Private, Secure and Absolutely Free.

Designed to run on nothing but an external hard drive and Raspberry Pi, Nimbus is your low-cost, easy to use personal cloud. Store, share and stream your files anywhere without paying a subscription or worrying about the security of your files.

Nimbus isn't your run-of-the-mill cloud service. This is your cloud. Plug it into your router and access it everywhere you go, or unplug the hard drive and take your files with you on the road.

Share Large Files

Easily share your files with optional password protection and expiration dates. Especially handy when files are too large to email.

Stream Music and Video

Login to your cloud and listen to music, watch videos, and create playlists. The files you upload are automatically scanned and added to your media library.

Automatic File Sync

Our desktop application automatically synchronizes files to Nimbus, and accross multiple computers. Easily store, transfer and back up files to your cloud.

Save Money

All you need to get up-and-running is a $35 Raspberry Pi and an external hard drive of any size. Connect multiple hard drives to increase storage, and forget about cloud subscriptions.

Easy Encryption

Configure TLS encrypted communication for your cloud with a single command. Thanks to Let's Encrypt, free, automated, and open encryption is a snap to set up.

More to Come!

The desktop sync app has just arrived! Mobile apps broader platform support are on the way. Have an idea? Let us know about it here.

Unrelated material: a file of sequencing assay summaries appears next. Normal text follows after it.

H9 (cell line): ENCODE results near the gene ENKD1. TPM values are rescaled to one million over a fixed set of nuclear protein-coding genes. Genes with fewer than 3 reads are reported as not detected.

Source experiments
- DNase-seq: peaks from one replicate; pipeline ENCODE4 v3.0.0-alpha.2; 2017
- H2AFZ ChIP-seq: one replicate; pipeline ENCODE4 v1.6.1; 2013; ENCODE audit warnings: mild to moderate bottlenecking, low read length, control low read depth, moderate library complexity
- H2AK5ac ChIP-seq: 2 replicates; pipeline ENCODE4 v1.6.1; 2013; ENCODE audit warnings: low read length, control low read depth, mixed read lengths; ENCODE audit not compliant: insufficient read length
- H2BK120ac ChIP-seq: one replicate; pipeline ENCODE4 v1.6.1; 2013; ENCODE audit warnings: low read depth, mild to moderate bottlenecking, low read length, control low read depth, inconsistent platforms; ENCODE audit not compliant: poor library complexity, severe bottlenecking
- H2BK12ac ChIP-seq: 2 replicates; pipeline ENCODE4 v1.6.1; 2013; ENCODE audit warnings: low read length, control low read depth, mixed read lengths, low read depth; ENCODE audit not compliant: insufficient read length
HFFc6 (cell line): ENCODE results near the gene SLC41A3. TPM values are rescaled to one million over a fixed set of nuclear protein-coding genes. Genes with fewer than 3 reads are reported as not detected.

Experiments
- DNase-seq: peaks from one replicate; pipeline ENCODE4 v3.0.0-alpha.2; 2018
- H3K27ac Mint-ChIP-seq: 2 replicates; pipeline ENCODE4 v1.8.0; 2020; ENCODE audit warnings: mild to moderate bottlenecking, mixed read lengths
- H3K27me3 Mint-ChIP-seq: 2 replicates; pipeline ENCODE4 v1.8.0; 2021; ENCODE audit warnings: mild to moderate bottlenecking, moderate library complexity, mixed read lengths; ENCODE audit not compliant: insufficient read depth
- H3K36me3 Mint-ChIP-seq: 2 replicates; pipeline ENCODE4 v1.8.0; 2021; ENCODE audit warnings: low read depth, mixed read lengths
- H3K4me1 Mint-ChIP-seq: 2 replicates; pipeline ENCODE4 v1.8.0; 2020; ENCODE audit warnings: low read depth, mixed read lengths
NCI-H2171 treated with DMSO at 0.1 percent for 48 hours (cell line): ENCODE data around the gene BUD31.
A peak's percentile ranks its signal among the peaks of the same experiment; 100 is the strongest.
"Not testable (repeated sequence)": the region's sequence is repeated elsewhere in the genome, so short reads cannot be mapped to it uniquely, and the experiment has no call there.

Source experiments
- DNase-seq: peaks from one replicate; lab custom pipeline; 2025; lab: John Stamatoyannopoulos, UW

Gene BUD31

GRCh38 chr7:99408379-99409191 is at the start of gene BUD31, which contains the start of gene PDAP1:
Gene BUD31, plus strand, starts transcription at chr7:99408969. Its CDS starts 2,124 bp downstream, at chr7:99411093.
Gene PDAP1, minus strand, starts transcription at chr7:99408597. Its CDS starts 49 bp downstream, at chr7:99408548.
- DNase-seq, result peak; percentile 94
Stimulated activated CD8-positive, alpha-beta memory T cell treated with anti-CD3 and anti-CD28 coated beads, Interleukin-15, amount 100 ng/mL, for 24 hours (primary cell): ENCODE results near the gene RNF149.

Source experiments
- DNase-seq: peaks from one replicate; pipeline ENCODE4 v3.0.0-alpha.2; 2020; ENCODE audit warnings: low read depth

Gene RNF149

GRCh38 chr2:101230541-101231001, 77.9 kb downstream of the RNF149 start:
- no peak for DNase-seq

Nimbus is in Beta. If you happen to find a bug or want to share feedback, please let us know by leaving a note in our Google Forum. By downloading and installing Nimbus you agree to our End User License Agreement.

To download directly to your Raspberry Pi via the command line:


Download Nimbus Sync

The Nimbus Sync app is now available for Windows machines, which automatically synchronizes files to and from your Nimbus cloud, and accross multiple devices. Mac OSX and Linux support are coming soon!

Nimbus Sync Installation

Nimbus Sync requires Java 8 or later. You can download the latest version here.

Antivirus software may detect the installer as a threat, but rest assured it is a false positive. We have submitted the file for analysis to fix this going forward.

Before You Start